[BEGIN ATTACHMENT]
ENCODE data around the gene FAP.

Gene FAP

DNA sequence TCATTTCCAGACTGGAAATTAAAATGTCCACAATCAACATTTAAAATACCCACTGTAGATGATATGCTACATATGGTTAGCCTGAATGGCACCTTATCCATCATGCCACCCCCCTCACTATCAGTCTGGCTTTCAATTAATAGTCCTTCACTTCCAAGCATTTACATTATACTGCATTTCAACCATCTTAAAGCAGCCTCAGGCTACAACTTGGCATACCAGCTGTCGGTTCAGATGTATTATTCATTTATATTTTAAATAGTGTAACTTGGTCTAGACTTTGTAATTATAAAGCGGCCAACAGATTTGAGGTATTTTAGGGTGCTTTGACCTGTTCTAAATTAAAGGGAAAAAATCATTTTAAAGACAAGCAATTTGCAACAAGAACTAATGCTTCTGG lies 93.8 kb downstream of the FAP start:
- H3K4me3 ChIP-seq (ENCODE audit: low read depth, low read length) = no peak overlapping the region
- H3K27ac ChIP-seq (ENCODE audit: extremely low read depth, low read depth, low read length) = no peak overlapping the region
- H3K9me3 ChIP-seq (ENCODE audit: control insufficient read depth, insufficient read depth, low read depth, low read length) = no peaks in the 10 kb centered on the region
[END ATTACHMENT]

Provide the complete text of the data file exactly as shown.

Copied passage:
ENCODE data around the gene FAP.

Gene FAP

DNA sequence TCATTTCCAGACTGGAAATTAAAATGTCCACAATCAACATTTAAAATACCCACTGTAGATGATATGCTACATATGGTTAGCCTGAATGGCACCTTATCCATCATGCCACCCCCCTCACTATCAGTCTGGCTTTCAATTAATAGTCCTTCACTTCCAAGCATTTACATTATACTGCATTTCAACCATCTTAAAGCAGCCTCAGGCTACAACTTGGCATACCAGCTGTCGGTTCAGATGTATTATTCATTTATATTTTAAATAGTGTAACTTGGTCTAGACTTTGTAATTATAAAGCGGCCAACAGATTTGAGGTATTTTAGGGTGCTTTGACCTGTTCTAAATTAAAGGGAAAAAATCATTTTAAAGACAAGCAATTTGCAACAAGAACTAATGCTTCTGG lies 93.8 kb downstream of the FAP start:
- H3K4me3 ChIP-seq (ENCODE audit: low read depth, low read length) = no peak overlapping the region
- H3K27ac ChIP-seq (ENCODE audit: extremely low read depth, low read depth, low read length) = no peak overlapping the region
- H3K9me3 ChIP-seq (ENCODE audit: control insufficient read depth, insufficient read depth, low read depth, low read length) = no peaks in the 10 kb centered on the region